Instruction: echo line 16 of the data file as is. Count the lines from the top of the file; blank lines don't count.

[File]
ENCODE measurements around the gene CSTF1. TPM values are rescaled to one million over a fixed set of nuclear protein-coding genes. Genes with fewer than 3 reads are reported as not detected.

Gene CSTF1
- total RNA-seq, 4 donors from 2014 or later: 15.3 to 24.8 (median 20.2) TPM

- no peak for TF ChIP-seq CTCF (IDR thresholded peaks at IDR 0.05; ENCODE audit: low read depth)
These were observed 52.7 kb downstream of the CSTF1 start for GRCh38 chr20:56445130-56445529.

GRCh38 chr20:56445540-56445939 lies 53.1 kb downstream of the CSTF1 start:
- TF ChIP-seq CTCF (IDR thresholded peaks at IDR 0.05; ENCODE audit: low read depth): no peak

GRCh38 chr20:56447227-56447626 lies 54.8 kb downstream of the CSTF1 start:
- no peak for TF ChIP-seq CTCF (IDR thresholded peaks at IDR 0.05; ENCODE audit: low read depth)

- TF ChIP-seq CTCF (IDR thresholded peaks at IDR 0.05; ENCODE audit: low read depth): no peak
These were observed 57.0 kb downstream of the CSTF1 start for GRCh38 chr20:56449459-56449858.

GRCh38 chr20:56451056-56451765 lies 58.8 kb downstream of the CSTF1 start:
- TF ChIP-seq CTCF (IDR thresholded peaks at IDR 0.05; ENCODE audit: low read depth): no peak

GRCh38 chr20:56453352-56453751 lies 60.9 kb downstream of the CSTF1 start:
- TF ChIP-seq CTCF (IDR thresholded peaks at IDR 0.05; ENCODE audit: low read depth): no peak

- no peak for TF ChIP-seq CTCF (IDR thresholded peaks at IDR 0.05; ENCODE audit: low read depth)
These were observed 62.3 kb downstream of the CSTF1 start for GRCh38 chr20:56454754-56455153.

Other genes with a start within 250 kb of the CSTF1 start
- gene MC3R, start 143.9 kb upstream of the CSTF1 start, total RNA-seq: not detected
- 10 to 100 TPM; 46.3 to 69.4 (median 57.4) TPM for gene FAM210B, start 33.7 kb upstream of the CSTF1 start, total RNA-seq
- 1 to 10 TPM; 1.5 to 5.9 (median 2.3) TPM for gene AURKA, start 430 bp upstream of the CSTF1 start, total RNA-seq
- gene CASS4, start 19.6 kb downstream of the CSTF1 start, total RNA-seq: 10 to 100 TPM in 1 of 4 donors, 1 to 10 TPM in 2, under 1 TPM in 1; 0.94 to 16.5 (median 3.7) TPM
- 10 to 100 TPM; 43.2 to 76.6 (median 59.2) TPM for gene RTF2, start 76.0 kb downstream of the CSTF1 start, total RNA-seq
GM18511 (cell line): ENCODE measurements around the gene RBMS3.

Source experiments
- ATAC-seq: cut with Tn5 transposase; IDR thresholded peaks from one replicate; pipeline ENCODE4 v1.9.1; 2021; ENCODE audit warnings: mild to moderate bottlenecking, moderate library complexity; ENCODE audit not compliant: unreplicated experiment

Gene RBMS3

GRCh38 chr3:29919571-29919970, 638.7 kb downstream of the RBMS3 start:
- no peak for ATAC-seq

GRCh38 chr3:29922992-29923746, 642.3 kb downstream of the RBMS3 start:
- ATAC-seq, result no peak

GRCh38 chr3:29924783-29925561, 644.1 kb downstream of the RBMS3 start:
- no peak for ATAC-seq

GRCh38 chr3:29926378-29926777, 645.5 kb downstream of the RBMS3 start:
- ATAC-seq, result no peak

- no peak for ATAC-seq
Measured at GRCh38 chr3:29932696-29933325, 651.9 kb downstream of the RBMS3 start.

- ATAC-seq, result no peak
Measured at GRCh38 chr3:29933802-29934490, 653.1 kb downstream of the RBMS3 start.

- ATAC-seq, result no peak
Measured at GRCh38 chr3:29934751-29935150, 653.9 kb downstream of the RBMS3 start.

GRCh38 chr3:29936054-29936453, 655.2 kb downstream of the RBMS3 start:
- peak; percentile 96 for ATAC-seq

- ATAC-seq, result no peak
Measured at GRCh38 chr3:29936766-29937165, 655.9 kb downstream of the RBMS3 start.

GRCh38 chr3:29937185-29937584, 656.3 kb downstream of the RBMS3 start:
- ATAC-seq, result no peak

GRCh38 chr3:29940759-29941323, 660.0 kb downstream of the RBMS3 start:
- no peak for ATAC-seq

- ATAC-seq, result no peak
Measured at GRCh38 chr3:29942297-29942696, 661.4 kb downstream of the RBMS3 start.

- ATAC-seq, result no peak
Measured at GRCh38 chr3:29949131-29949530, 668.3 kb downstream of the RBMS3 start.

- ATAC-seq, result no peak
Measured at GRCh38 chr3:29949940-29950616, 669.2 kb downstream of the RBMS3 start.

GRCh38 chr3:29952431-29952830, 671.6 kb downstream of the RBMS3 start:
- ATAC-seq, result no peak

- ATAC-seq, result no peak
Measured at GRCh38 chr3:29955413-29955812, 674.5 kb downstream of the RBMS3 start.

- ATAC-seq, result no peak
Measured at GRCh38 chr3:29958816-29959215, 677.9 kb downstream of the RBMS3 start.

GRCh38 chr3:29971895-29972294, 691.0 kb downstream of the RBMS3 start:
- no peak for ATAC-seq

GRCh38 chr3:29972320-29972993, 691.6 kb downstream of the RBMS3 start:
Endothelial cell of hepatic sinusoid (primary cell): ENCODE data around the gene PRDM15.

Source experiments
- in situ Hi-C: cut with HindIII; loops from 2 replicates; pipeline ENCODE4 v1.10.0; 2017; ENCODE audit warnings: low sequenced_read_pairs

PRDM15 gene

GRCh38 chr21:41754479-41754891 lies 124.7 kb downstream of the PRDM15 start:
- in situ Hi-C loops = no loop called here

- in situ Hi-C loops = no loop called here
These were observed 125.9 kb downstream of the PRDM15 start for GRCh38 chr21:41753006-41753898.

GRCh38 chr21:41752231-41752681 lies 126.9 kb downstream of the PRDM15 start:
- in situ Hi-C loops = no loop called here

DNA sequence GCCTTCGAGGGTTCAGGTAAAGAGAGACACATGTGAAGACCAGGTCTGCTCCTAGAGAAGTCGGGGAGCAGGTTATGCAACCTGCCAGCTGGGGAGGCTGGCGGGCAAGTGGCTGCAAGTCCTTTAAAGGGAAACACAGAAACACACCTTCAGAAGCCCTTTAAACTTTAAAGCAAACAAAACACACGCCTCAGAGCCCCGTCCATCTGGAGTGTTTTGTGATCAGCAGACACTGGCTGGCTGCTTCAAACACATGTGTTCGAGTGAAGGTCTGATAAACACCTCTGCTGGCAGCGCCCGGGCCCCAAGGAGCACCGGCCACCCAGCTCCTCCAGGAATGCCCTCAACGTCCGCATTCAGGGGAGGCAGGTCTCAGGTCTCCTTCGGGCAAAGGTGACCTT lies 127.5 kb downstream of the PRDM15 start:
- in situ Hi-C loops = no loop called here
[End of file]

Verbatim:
- no peak for TF ChIP-seq CTCF (IDR thresholded peaks at IDR 0.05; ENCODE audit: low read depth)